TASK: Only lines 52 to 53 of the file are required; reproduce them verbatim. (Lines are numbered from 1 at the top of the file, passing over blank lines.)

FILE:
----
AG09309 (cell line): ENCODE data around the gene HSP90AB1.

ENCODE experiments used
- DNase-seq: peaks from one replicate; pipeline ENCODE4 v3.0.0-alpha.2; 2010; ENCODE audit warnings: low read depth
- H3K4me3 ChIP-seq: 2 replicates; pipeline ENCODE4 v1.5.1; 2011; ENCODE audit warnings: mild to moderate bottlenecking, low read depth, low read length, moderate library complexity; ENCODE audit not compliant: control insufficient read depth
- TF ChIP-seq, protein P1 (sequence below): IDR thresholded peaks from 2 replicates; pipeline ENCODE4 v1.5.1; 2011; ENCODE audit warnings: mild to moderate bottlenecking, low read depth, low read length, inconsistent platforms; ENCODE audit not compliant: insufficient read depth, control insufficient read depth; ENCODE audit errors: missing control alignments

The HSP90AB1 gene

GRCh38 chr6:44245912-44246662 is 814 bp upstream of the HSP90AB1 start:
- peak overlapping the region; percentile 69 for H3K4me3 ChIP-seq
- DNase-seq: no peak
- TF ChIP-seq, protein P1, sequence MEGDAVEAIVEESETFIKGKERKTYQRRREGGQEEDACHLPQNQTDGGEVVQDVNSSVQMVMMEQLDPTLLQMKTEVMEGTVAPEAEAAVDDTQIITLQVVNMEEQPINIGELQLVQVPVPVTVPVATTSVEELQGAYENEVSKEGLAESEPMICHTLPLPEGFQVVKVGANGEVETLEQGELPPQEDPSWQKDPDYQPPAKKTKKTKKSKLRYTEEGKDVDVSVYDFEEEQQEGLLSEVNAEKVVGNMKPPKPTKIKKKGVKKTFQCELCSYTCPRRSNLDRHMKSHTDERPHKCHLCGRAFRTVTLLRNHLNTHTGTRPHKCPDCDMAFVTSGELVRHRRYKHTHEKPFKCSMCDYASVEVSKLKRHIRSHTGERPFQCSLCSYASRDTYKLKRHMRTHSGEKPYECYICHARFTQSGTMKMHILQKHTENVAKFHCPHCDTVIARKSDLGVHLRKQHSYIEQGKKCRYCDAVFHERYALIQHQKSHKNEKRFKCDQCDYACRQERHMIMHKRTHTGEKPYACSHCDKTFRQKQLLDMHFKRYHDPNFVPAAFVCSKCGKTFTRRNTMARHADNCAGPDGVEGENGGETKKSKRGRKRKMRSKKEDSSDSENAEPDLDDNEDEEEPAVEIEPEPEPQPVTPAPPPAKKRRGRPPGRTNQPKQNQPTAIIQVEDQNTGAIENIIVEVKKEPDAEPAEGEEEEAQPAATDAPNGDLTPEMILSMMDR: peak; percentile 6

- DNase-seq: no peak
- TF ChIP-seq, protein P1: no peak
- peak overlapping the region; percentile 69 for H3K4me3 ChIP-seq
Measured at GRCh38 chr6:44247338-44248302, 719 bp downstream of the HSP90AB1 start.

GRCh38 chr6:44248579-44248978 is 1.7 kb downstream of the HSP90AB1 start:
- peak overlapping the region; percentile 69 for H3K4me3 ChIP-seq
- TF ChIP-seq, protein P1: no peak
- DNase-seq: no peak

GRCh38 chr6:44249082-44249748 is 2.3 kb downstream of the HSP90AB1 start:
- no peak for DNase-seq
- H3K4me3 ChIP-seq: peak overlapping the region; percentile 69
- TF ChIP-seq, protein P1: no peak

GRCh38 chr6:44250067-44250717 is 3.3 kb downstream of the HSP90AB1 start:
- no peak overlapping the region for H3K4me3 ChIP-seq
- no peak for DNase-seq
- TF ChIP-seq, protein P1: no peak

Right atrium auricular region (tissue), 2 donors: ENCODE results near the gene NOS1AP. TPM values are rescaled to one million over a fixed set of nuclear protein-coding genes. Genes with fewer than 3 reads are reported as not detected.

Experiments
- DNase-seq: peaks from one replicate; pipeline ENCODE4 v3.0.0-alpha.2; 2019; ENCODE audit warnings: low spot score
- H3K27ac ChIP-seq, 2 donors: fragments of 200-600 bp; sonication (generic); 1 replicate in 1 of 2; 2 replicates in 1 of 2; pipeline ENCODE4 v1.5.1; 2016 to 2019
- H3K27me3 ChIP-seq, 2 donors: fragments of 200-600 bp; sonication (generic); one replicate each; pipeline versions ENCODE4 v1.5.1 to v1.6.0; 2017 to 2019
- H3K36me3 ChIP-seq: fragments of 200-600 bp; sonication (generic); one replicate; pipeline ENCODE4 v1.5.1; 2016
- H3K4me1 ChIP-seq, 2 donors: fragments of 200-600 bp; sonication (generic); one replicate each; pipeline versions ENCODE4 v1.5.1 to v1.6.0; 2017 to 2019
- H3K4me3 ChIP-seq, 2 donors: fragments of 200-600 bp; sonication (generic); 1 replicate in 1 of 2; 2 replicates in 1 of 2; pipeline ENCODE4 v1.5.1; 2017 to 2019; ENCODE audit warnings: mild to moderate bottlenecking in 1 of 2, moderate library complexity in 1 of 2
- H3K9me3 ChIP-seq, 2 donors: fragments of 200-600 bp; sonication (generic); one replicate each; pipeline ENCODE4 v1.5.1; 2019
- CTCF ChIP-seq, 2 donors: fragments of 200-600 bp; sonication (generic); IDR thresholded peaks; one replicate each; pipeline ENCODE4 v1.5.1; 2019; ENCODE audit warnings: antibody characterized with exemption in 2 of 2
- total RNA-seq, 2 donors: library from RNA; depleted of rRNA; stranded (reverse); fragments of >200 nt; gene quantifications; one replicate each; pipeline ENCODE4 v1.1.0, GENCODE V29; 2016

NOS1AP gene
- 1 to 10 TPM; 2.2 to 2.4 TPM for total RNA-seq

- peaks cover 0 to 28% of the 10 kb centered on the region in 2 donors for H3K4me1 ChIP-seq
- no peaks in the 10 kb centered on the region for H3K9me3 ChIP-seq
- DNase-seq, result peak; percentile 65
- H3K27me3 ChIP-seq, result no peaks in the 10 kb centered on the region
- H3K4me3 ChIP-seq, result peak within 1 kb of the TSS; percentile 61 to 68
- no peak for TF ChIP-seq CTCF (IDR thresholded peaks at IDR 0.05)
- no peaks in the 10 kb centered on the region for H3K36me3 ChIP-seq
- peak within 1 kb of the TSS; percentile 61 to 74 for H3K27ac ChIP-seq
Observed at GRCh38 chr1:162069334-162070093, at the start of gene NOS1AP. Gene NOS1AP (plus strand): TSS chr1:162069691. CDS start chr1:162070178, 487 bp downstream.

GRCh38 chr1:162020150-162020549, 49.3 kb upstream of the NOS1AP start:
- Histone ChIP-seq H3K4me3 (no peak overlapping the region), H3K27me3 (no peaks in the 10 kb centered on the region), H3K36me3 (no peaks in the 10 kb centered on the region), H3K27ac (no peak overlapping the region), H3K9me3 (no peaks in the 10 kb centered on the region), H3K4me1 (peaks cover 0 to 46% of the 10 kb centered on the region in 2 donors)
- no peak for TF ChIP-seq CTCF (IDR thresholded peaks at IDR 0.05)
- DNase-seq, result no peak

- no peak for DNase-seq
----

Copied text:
- DNase-seq, result no peak

- no peak for DNase-seq